Gender Gap: A Disadvantaged Start Hurts Boys More Than Girls

By the time boys from poor neighborhoods start kindergarten, they are already less prepared than their sisters. The gap keeps widening: They are more likely to be suspended, skip school, perform poorly on standardized tests, drop out of high school, commit crimes as juveniles and have behavioral or learning disabilities.

Boys tend to have more discipline problems than girls over all. But the difference is much bigger for black and Latino children — and more than half of the difference is because of poverty and related problems, the researchers found. For instance, while boys in well-off families have almost the same test scores as their sisters, the gap is more than three times as large in the most disadvantaged families, the study found. While well-off boys are 3.1 percentage points less likely than their sisters to be ready for kindergarten, the most disadvantaged boys are 8.5 percentage points less likely.

The pattern is clear at Astor School, a kindergarten through eighth grade public school in a low-income part of Portland, Ore. More than half the students are economically disadvantaged, and nearly half are minorities.

Photo

Tiger Crowley, 4, center, with his family. According to his mother, self-discipline has been more of a struggle for him than for his older sisters. Credit Carl Kiilsgaard for The New York Times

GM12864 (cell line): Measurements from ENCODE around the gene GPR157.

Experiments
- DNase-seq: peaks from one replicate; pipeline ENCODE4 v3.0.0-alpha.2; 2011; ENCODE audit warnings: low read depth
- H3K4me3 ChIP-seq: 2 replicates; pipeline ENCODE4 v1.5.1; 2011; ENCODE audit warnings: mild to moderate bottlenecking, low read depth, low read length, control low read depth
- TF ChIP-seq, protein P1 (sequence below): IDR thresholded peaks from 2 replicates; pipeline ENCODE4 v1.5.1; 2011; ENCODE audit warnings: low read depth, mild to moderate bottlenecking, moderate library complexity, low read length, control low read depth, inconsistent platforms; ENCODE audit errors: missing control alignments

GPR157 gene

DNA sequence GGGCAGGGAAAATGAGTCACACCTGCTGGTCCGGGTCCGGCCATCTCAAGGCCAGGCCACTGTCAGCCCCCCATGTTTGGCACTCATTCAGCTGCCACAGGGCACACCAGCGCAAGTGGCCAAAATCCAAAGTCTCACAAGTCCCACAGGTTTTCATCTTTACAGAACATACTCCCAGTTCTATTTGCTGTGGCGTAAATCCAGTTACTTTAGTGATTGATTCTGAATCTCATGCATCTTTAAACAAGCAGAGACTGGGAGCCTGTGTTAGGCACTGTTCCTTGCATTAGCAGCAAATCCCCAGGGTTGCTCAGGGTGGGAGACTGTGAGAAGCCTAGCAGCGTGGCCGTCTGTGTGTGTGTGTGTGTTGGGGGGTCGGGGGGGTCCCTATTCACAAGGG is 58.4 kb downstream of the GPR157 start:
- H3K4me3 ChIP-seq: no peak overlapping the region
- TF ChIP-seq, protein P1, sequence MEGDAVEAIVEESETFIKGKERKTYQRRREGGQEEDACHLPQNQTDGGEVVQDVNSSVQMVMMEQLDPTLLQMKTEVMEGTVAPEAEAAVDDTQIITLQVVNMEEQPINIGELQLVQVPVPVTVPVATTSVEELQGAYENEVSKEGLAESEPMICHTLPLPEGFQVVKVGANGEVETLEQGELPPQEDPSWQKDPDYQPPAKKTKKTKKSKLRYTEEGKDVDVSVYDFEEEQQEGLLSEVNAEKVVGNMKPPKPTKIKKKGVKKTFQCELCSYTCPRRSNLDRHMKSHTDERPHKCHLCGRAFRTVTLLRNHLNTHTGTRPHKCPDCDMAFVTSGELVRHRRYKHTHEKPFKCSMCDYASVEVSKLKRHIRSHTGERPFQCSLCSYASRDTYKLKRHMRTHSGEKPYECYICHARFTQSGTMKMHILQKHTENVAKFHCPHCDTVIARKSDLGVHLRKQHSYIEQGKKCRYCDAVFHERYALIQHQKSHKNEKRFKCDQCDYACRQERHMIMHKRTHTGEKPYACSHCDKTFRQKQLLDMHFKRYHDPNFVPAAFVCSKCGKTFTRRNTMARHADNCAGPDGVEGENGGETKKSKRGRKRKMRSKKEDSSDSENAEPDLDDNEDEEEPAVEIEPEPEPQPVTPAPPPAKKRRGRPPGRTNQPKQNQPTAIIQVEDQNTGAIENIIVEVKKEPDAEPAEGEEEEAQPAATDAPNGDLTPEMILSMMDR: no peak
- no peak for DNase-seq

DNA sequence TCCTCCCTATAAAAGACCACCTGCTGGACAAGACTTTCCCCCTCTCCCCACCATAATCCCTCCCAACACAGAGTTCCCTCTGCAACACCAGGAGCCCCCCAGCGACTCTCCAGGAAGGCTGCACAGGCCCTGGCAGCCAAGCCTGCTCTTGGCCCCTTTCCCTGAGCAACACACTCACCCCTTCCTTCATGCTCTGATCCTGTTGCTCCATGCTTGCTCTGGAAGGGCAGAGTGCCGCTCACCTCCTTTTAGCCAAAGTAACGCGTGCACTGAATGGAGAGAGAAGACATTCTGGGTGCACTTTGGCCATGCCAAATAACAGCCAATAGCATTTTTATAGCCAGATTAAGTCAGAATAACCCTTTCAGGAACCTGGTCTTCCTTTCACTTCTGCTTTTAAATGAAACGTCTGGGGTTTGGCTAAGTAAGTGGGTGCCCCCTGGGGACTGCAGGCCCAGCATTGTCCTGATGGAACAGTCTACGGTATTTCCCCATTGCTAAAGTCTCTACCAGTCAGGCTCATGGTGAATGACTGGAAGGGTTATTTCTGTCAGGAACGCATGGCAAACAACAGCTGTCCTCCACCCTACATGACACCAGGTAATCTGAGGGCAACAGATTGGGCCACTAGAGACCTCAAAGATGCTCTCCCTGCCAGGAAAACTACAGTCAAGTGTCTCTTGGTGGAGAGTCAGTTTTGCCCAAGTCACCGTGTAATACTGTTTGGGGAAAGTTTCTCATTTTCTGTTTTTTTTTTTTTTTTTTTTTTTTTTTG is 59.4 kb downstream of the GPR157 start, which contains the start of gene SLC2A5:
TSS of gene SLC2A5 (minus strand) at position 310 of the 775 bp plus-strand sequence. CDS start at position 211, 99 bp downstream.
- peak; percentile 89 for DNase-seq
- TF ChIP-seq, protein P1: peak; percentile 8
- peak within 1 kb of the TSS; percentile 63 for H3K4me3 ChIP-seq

Girls generally enter kindergarten with skills suited to doing well in school, like sitting still and using a pencil, while many boys act younger, having trouble listening to adults and controlling their impulses, said Jeff Knoblich, the school counselor.

“Boys get a message from a very young age to be a man, and to be a man means you’re strong and you don’t cry and you don’t show your emotions,” he said. “I see boys suffering because of that, and a lot of that comes out in aggressive behaviors.”

Problems in elementary school have long-term effects. Early suspensions are strongly correlated with not graduating from high school. The modern economy relies on skills like cooperation, empathy and resilience — and many boys are entering the work force poorly equipped to compete.

The researchers — who also included David Autor and Melanie Wasserman of M.I.T., Krzysztof Karbownik of Northwestern and Jeffrey Roth of the University of Florida — examined various reasons boys could be falling behind. By analyzing brothers and sisters in about 150,000 households using databases from the health and education departments in Florida, they could control for differences in families.

They concluded that boys aren’t born this way. Babies of low-income mothers are less healthy, but the boys are not worse off than the girls.

Though disadvantaged children are more likely to be in underperforming schools or neighborhoods with drugs and violence, this alone does not explain the gender gap, the researchers said. Even in the same neighborhood and schools and for children of the same race, the gender gap is wider in less-advantaged families.

“Boys particularly seem to benefit more from being in a married household or committed household — with the time, attention and income that brings,” Mr. Autor said.

The researchers compared families based on whether the parents were single or coupled, and also looked at the education level of the mother, the income of the neighborhood and the quality of the school. They said they could not isolate which variable mattered most, probably because they are all intertwined.

But they said there were clues to why boys are extra sensitive to disadvantage. A big one is that impoverished households are more likely to be led by single mothers, and boys suffer from a lack of male role models.

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